///2016 Abstract Details
2016 Abstract Details2019-07-15T10:10:51-05:00

Post-cesarean Section Opioid Use and Estimated Blood Loss in Patients Who Received Ketorolac and Epidural Morphine versus Epidural Morphine Alone

Abstract Number: T-07
Abstract Type: Original Research

John J Kowalczyk MD1 ; Anthony E Pannunzio BSc2; David Sheyn MD3; Evan J Goodman MD4

Background: Prior studies have shown opioid-sparing effects of ketorolac and other non-steroidal anti-inflammatory drugs in post-surgical patients (1). Despite this, ketorolac is not widely used due to concern for hemorrhage, secondary to platelet dysfunction and uterine atony (2,3). Recent studies in surgical specialties have found no clinically significant difference in estimated blood loss with ketorolac use (4). No study examines the effect of both intraoperative and postoperative dosing of ketorolac on opioid use and estimated blood loss in patients who underwent cesarean section. We performed a retrospective cohort study that examined whether patients post-cesarean section receiving ketorolac and epidural morphine versus epidural morphine alone required any additional intravenous opioid for the treatment of pain in the first 24 hours. We further assessed if ketorolac use led to an increase in estimated blood loss.

Methods: We performed a retrospective review of all Quality Assurance data for patients undergoing cesarean section at University Hospitals Case Medical Center from August 2014 to January 2015 (n=630). After removal of patients with exclusion criteria, 204 patients remained in the cohort: 166 received both intraoperative and postoperative ketorolac and 38 patients received no ketorolac. A fitted logistic regression model was used to evaluate our primary outcome. Secondary outcomes were evaluated fitting logistic regression or linear regression model, as appropriate. Significant secondary outcomes included estimated blood loss, misoprostol doses, methylergonovine doses and promethazine doses.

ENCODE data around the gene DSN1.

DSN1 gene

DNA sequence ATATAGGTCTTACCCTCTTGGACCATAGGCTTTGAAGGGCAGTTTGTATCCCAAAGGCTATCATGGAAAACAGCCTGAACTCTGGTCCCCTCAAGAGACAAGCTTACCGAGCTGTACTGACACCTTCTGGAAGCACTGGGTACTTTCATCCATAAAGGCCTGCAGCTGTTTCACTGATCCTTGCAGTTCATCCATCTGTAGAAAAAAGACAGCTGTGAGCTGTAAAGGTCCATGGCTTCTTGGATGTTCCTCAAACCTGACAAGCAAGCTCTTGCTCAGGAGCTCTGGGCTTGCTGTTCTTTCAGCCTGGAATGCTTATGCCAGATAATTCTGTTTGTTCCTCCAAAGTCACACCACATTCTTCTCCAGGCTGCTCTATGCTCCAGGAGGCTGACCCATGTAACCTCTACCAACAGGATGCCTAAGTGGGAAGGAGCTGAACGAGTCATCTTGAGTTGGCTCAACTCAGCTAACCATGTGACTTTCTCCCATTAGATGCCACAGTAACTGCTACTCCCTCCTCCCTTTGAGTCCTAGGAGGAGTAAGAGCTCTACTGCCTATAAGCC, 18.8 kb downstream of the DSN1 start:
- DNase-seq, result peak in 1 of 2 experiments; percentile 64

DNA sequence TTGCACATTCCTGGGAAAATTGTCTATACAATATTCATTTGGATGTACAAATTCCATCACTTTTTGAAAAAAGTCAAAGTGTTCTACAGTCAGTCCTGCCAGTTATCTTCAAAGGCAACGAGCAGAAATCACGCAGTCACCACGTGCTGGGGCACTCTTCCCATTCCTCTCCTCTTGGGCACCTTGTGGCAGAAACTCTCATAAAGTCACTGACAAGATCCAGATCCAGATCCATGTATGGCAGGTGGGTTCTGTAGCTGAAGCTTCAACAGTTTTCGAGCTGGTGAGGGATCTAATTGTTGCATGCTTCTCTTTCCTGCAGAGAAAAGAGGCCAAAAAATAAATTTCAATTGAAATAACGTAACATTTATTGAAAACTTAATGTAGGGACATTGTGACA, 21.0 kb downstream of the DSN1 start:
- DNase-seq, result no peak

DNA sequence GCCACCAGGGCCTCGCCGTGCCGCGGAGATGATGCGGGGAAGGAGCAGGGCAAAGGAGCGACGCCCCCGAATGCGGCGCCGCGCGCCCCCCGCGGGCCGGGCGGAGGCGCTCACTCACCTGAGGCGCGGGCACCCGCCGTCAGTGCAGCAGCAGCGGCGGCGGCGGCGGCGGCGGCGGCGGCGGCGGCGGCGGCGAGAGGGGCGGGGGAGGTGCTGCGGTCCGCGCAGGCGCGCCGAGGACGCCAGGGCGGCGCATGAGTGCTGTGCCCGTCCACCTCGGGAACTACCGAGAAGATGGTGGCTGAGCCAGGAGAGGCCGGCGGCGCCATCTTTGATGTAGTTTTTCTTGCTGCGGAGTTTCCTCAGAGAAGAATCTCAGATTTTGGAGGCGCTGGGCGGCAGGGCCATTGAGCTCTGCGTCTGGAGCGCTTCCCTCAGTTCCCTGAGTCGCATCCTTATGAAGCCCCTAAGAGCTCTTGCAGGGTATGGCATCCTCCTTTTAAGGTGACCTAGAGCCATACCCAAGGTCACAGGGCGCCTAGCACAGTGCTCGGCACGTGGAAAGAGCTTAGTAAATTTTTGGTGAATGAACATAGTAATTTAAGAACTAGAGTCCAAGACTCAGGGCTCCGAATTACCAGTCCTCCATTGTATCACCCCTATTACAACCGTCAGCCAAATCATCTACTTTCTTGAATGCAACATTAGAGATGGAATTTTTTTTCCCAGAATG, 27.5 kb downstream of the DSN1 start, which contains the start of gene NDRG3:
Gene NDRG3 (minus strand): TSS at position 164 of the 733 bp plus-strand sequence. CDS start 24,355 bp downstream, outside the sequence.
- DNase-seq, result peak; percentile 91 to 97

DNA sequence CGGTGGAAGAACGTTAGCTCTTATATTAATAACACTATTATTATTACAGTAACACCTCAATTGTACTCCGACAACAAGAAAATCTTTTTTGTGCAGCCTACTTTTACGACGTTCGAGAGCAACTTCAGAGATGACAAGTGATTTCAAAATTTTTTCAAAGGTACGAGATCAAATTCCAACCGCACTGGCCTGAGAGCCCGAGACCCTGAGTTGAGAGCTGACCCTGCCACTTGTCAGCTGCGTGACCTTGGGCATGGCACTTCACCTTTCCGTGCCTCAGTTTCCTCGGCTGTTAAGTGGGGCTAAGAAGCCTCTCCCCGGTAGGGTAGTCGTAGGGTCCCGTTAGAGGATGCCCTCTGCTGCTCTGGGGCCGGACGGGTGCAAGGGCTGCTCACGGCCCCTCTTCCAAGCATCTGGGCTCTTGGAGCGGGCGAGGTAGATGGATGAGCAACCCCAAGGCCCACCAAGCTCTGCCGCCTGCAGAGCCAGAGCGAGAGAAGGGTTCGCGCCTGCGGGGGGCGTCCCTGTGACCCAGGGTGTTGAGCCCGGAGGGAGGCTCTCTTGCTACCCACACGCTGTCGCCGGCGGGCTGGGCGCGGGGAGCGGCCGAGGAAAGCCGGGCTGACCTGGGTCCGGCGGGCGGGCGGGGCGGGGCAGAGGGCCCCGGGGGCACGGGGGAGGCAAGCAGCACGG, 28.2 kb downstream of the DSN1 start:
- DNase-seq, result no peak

Results: We determined there was a statistically significant reduction the use of any hydromorphone to treat post cesarean section pain in patients who received ketorolac (odds ratio=0.3133, 95% confidence interval=1506-.6515, p value=0.002). We also found that patients who received ketorolac had a lower estimated blood loss than those who did not; 813.3ml versus 1097.8ml, respectively (p value<0.001). Misoprostol doses and methylergonovine doses were lower in the ketorolac group (p=0.008 and p<0.001). Promethazine doses were also lower in the ketorolac group (p=0.006). There was no statistically significant difference in demographic data between either group.

Conclusions: The use of intraoperative and postoperative ketorolac significantly reduced the likelihood of receiving any hydromorphone in the first 24 hours to treat post cesarean section pain. Lower promethazine doses in the ketorolac group likely signify decreased side effects secondary to decreased opioid usage. Decreased estimated blood loss and use of uterotonics in the ketorolac group likely represents patient selection bias.


1. Blackburn A. J Clin Anesth. 1995 Mar:103-8.

2. Elhakim M. Acta Anaesthesiol Scand. 2000 May: 555-9.

3. Diemunsch P. Eur J Obstet Gynecol Reprod Biol. 1997 Apr: 205-6.

4. Gobble RM. Plast Reconstr Surg. 2015 Jan 29: 741-755.

SOAP 2016